Dancing Feet is a colorful guessing game for little ones. Each page spread alternates between questions and answers of which animal might be moving and grooving on the next page.
"Hello, My Name Is Ruby," a small bird exclaims to anyone who will listen. She may be tiny, but Ruby makes up for her size in terms of sheer friendliness. Despite differences in size, color, and species, Ruby asks each of them if they would like to be her friends.
You Are a Lion! blends yoga instruction with gentle, easy-to-follow images of boys and girls performing several positions. Children may pretend to be any number of wild animals while also participating in a full lesson that combines moving and reading into one peaceful activity.
Battle Bunny is an exercise in sheer picture book anarchy. Jon Scieszka and Mac Barnett have struck gold by inventing a sweet story called Birthday Bunny, reminiscent of the Little Golden Book series, then drastically adapting it for their own twisted purposes. We learn from a note on the title page that the book Birthday Bunny was a gift for a boy named Alexander, who has made some severe editorial changes with a lead pencil...starting with the cover.
The Watermelon Seed tackles a common childhood fear with humor and artistry. A young crocodile gushes about his love of watermelon, delightfully chomping and slurping away at a slice in hand. He's the happiest reptile ever, until he takes that final bite.
Birds of a feather may flock together in Telephone, by Mac Barnett, but that does not mean they understand each other. Taking place on an actual telephone wire, the story begins with Peter the pigeon's mother asking a friend to tell him to fly home for dinner. Anyone who has played a game of telephone before will know what happens next.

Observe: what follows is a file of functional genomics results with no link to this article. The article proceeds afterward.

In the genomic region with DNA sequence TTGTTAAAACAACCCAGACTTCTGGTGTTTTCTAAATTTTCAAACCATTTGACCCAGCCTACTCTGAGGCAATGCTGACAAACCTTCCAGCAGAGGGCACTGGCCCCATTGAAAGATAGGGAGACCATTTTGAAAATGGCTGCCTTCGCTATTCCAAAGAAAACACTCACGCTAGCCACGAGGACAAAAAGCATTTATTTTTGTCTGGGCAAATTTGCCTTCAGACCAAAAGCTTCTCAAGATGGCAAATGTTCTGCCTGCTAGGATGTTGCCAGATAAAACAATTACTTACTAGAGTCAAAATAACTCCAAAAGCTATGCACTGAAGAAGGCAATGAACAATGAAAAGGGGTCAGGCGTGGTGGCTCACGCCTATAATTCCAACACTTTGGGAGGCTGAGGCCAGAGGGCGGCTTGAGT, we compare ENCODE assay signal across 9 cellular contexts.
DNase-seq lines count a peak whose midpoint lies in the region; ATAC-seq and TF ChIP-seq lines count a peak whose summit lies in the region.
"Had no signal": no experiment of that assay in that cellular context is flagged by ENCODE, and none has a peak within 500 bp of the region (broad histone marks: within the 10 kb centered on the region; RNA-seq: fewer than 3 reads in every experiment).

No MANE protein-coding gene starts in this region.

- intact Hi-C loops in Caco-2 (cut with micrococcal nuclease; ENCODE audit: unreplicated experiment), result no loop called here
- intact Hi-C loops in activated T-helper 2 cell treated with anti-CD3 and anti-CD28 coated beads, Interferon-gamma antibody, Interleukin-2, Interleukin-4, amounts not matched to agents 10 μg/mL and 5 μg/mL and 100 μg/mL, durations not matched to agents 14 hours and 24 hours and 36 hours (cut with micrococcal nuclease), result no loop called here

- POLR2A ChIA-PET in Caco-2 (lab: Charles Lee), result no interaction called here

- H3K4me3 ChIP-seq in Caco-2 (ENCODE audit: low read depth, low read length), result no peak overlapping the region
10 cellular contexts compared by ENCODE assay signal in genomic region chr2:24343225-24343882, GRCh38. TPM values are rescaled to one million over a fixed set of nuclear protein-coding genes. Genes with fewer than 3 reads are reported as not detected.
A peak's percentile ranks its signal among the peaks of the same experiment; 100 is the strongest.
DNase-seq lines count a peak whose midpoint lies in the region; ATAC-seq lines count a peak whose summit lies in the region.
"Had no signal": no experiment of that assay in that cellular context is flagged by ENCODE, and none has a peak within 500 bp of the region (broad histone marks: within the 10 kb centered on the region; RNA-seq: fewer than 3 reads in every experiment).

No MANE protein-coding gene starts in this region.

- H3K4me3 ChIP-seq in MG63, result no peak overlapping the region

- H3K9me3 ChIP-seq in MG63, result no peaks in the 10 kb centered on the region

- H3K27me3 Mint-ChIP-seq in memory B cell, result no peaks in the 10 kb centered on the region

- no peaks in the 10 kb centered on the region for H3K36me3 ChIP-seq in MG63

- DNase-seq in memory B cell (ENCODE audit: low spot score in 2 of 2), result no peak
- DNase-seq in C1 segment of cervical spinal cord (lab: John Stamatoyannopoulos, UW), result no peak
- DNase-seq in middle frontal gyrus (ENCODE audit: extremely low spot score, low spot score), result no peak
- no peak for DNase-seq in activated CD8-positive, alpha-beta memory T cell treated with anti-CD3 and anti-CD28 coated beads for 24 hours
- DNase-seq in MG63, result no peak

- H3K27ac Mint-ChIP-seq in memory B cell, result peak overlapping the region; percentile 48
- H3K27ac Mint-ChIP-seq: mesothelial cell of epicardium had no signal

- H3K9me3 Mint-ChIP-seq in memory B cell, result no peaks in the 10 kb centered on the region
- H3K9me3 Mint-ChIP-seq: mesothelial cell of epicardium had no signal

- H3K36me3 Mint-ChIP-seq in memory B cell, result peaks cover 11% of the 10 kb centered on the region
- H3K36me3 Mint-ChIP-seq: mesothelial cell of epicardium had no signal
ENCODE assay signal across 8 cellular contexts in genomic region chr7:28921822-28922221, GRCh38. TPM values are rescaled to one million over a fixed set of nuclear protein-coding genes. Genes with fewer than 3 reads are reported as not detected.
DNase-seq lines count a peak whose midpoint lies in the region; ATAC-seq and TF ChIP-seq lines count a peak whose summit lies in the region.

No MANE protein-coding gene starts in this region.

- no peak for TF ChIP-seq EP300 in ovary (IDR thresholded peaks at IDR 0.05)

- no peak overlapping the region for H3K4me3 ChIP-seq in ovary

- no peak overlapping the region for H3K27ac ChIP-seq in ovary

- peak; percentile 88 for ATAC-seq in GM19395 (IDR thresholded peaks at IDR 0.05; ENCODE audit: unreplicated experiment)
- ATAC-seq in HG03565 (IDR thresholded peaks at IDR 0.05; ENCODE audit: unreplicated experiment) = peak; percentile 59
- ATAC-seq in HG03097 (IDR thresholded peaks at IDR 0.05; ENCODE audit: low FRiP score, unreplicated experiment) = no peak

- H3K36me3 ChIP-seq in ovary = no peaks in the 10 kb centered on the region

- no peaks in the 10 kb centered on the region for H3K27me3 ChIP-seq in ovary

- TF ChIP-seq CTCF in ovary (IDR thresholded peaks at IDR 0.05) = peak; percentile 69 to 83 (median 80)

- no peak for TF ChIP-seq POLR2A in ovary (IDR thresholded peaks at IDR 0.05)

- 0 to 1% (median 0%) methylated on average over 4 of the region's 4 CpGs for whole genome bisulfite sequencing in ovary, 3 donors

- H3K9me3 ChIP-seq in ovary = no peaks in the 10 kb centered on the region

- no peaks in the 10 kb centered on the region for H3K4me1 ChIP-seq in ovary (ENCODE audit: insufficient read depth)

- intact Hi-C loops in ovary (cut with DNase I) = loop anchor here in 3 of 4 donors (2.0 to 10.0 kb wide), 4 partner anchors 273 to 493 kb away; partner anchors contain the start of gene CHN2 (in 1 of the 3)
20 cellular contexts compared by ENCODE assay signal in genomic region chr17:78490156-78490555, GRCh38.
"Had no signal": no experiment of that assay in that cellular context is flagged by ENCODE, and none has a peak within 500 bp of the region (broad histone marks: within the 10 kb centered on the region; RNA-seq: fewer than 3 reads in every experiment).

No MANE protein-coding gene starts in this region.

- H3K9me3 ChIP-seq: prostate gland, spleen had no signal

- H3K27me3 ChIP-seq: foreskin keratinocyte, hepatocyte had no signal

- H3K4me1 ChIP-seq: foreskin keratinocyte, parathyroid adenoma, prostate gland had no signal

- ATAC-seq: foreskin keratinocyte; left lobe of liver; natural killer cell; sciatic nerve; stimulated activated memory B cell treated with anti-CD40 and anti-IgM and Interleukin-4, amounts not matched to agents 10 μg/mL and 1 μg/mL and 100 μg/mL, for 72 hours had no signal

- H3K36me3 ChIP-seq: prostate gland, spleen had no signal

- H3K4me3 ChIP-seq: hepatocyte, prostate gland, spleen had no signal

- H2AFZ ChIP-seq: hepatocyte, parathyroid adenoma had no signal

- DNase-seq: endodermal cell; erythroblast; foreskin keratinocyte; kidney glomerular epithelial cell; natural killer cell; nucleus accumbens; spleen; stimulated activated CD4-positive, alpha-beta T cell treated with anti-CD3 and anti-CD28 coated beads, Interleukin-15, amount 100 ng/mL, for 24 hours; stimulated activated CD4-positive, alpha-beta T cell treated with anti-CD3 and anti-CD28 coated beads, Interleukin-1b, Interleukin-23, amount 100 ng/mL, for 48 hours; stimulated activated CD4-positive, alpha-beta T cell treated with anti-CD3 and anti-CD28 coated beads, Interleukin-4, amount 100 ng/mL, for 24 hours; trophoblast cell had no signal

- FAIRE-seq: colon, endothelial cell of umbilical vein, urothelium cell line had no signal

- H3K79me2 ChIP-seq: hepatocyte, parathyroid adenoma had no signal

Looking for a book to share on a frosty day? Virginia Brimhall Snow’s Winter Walk is a lovely and informative stroll through nature’s quiet season. Grammy leads the children to all sorts of interesting discoveries. “Why is this tree green, Grammy, when others are brown?”
From the perspective of learning, this book is just right for young ones, and its design allows different ages to enjoy it. The figures of the people are only sketched, almost fading into the white backdrop as they make snow angels, fill a bird feeder, and have a snowball fight. But the images of what they notice and talk about are incredibly vivid: a cardinal, a snowshoe hare, a chickadee, a fox… and a gleaming icicle.
How could a cephalopod and a buckaroo be best friends? Cowboy & Octopus follows the unlikely pair through several adventures involving seesaws, knock-knock jokes, and a whole mess o' baked beans.
The top of the food chain has some serious self-esteem issues in Aaron Reynold's Carnivores. Lion, Great White Shark, and Timber Wolf are majestic and fearsome predators. This meat-eating crew might look tough, but deep down they are dealing with some major insecurities.
We begin our sweet, pleasant tale in the jungle. Monkeys swing on vines. All is well, until a closer look shows that one of those tails does not belong to a primate. It's a Tiger!
David LaRochelle's book urgently orders readers to escape. We scurry into a cave where it is dark and shadowy. One of those shadows just happens to look like....A TIGER! Run!